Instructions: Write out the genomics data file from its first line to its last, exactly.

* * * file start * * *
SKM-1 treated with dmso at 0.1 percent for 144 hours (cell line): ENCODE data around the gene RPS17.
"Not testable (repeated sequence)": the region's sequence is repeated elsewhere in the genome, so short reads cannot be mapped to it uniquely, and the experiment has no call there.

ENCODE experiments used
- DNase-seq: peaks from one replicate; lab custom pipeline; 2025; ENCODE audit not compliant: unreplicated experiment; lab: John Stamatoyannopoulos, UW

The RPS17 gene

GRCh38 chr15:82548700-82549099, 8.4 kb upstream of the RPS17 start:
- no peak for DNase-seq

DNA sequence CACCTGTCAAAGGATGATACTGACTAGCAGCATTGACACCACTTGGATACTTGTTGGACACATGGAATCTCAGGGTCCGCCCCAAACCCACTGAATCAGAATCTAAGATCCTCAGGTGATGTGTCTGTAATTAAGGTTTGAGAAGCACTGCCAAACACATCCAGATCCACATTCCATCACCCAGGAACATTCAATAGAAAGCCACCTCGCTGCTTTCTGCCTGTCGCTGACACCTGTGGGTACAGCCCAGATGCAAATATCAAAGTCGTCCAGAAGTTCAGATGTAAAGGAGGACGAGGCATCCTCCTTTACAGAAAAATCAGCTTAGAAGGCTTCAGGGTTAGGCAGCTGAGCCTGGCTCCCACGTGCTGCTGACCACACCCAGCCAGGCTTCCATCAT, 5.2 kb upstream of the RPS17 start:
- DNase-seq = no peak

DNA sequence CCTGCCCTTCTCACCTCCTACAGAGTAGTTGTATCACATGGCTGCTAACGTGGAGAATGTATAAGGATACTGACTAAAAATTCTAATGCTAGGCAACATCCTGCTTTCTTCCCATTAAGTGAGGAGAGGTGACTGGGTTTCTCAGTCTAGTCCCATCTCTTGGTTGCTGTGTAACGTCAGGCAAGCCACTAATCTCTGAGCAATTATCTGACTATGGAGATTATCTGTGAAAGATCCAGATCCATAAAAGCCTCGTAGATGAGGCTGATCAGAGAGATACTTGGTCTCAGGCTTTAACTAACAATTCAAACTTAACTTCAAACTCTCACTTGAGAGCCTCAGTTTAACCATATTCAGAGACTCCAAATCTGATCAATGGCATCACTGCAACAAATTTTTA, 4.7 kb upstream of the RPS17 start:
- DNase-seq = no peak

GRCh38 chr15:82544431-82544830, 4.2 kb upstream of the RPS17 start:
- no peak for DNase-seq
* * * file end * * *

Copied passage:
SKM-1 treated with dmso at 0.1 percent for 144 hours (cell line): ENCODE data around the gene RPS17.
"Not testable (repeated sequence)": the region's sequence is repeated elsewhere in the genome, so short reads cannot be mapped to it uniquely, and the experiment has no call there.

ENCODE experiments used
- DNase-seq: peaks from one replicate; lab custom pipeline; 2025; ENCODE audit not compliant: unreplicated experiment; lab: John Stamatoyannopoulos, UW

The RPS17 gene

GRCh38 chr15:82548700-82549099, 8.4 kb upstream of the RPS17 start:
- no peak for DNase-seq

DNA sequence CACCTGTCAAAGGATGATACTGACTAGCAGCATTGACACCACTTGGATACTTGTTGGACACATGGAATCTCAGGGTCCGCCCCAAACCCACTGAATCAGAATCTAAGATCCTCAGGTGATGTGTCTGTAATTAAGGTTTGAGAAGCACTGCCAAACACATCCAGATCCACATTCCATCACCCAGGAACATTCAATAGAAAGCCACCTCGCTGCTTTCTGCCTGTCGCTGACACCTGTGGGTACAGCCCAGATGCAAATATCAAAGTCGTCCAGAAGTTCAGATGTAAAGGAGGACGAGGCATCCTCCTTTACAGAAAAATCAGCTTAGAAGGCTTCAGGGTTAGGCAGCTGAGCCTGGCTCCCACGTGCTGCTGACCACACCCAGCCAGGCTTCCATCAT, 5.2 kb upstream of the RPS17 start:
- DNase-seq = no peak

DNA sequence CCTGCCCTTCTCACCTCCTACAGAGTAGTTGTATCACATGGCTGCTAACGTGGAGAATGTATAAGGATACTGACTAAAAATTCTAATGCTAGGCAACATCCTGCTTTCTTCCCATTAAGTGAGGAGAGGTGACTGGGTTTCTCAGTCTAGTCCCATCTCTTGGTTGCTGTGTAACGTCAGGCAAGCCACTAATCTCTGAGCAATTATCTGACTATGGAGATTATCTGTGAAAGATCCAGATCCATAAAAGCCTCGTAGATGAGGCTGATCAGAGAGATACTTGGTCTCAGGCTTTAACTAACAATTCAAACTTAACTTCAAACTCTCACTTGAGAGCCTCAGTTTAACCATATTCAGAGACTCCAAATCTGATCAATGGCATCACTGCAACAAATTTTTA, 4.7 kb upstream of the RPS17 start:
- DNase-seq = no peak

GRCh38 chr15:82544431-82544830, 4.2 kb upstream of the RPS17 start:
- no peak for DNase-seq